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Haseena Parkar  : Underworld Aapa With Mumps
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Friday, September 22, 2017
Omung Kumar
Shraddha Kapoor, Sharman Joshi,Siddhanth Kapoor, Ankur Bhatia

After Daddy Arun Gawli, it’s Aapa Haseena Parkar. The attempt in both films is the same: to whitewash a gangster’s dark resume.


Director c starts off with trademark style as Mumbai’s gangster Aapa arrives in court. A fleet of taxis with burkha-clad women drives in and Haseena is introduced with a flourish, with cheek pads like she’s got mumps.


The public prosecutor who keeps smirking for no reason builds her case byrecreating Haseena’sstory with a series of flashbacks. And then the interest wanes as Haseena and her husband Ibrahim Parkar are presented as a loving couple with zero links to her brother Dawood’s business.Through those cheek pads, Haseena tells the court that their father too was an upright policeman who belted Dawood and his brother Sabir for their illegal activities.  True, but what happened to him as Dawood turned into a powerful don, is left unsaid.


What the flashbacks do establish is the strong bond between Dawood and sister Haseena who stood by each other right from childhood. But, the reminder comes frequently, she had nothing to do with his business.


When the flashbacks hark back to the court proceedings, the prosecutor continues smirkingwhich is curiousespecially when she’s got a case as weak as a kitten. The only evidence she intermittently offers is, “Witnesses are too scared to come forward.”After Haseena is acquitted for the obvious lack of evidence, her telling last line to her Bhai is perhaps the only one which says something substantial.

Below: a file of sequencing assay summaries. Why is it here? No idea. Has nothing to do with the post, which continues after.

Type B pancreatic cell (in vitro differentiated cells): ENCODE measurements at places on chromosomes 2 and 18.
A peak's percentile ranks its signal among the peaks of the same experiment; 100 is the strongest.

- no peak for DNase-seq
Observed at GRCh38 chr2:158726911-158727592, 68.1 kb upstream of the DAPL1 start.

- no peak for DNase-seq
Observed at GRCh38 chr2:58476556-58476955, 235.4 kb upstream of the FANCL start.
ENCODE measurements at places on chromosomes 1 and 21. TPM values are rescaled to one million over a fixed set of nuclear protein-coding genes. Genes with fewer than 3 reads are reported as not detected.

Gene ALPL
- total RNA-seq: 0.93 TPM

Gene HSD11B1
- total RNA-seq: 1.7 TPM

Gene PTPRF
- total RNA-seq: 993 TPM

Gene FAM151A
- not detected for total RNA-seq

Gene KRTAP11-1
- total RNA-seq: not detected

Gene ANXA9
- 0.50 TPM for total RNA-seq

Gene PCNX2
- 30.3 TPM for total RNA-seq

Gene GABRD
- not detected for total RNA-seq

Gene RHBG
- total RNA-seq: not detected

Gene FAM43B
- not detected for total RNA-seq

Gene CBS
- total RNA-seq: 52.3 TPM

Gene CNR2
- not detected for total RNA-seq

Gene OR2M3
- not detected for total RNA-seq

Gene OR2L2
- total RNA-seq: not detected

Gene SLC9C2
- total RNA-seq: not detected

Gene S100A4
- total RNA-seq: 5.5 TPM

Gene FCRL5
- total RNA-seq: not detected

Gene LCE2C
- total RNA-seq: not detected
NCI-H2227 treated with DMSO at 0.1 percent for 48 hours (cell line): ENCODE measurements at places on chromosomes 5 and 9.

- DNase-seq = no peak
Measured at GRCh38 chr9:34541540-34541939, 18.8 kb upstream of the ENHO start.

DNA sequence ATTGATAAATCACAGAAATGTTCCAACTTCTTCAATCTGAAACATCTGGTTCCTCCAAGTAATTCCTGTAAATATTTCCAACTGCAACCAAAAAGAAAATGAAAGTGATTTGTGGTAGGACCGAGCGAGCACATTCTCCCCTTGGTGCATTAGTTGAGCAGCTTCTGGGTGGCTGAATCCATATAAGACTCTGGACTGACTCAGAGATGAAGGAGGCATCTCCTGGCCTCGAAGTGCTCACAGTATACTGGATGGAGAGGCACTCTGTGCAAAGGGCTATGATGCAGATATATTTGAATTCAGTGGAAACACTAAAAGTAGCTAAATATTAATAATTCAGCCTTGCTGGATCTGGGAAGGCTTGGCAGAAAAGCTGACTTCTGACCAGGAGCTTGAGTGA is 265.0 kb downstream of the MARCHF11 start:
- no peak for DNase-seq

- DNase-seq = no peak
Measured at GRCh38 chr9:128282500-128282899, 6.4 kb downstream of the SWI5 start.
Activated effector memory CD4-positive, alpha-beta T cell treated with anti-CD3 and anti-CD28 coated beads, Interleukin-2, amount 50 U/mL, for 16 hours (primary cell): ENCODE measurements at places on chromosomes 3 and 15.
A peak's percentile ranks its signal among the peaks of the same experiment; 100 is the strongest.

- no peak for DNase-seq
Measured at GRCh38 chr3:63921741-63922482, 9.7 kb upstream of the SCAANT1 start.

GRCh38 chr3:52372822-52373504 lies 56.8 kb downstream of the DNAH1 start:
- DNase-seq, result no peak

Otherwise, just as the prosecutor presents a weak case with no proof, no witnesses, the writing and narration are also feeble and skim the surface.By showing her husband’s murder and then her son’s death, Suresh Nair’s screenplay tries hard but is unable to evoke any empathy for Haseena and the empire of extortion and protection that she presided over.


Shraddha Kapoor’s performance is courageous as she deglamourises herself to be the heavy Haseena. Her moments with real life brother Siddhant Kapoor who plays Dawood have sibling warmth but Lakhia soon caricatures the don in Dubai.


The end credits are interesting as pictures of the real life characters are juxtaposed with frames of the actors playing those roles.


However, this is an unsatisfactory foray into the underworld.


For a film that doesn’t reach out and touch the audience, Haseena Parkar gets a 2* rating.


Reviewed by
Bharathi S Pradhan

Senior Journalist & Author


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